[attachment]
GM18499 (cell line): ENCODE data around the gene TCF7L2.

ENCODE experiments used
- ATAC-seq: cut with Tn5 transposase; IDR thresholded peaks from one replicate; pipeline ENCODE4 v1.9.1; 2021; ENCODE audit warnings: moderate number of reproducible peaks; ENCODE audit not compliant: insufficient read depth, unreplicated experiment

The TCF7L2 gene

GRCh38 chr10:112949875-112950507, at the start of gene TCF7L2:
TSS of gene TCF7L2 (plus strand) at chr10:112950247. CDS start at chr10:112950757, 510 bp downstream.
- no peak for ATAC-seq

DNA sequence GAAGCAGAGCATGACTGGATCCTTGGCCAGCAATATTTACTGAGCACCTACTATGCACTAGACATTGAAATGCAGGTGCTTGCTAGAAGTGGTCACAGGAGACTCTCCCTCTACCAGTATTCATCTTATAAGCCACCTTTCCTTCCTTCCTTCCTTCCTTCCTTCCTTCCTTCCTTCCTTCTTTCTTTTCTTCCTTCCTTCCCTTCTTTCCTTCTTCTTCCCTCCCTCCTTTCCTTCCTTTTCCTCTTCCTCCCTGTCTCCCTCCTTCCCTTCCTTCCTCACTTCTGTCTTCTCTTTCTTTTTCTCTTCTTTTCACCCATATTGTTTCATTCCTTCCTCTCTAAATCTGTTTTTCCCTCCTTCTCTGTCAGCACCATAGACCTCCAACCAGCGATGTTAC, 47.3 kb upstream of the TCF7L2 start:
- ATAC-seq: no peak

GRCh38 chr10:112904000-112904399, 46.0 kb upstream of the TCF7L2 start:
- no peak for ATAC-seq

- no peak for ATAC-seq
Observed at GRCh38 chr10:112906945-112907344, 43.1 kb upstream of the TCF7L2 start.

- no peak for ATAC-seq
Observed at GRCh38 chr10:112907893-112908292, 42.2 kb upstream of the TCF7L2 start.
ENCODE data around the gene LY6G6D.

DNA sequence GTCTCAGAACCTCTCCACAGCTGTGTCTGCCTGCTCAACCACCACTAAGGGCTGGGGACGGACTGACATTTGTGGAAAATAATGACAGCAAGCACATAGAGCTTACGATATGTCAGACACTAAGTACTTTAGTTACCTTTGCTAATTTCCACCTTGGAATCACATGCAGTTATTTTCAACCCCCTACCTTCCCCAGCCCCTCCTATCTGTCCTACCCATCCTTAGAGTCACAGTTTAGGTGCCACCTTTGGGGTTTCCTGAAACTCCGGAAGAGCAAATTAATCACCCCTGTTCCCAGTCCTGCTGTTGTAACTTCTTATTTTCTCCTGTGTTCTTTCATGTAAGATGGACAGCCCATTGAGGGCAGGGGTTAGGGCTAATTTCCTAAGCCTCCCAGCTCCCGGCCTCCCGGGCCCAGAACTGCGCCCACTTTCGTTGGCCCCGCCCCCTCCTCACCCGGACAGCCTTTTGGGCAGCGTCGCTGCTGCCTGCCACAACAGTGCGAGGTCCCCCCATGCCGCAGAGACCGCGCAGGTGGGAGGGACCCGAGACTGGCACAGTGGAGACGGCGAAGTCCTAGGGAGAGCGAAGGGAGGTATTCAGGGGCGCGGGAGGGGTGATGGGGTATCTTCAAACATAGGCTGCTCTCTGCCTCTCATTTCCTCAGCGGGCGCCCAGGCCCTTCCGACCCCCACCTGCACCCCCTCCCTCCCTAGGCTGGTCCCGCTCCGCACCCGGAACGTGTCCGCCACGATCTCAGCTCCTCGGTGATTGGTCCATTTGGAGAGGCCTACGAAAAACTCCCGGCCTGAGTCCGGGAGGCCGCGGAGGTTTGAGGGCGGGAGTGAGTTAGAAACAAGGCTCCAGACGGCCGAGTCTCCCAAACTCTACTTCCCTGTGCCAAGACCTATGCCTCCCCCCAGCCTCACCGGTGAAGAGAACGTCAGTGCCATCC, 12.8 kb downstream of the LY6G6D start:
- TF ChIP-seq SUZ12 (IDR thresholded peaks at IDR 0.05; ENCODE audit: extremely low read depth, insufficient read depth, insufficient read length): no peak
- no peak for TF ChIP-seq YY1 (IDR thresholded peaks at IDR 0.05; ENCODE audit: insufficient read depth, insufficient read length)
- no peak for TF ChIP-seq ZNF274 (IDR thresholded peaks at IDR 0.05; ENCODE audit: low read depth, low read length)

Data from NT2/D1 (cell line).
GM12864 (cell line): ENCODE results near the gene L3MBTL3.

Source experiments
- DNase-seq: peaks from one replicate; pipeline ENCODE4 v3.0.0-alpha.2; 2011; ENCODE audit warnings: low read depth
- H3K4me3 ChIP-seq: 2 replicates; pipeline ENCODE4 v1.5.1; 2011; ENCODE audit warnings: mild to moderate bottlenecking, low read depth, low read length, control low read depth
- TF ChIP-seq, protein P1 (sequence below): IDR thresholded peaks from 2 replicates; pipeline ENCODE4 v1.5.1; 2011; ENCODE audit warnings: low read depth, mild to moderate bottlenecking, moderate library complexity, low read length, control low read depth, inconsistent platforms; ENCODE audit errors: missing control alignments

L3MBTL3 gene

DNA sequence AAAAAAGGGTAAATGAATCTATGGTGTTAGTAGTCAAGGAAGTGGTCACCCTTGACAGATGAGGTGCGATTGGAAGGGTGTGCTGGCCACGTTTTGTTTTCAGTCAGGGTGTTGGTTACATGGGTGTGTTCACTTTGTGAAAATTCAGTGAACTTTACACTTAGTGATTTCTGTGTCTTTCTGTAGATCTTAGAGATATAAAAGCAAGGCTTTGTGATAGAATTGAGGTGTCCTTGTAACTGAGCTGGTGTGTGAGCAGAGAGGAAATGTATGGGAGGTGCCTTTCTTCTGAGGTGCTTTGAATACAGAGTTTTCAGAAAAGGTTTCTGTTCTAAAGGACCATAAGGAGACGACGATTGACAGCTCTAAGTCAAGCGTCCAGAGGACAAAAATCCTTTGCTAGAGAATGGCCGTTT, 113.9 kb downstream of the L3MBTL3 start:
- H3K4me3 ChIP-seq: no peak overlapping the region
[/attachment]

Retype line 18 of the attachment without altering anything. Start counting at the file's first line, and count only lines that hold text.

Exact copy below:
- TF ChIP-seq SUZ12 (IDR thresholded peaks at IDR 0.05; ENCODE audit: extremely low read depth, insufficient read depth, insufficient read length): no peak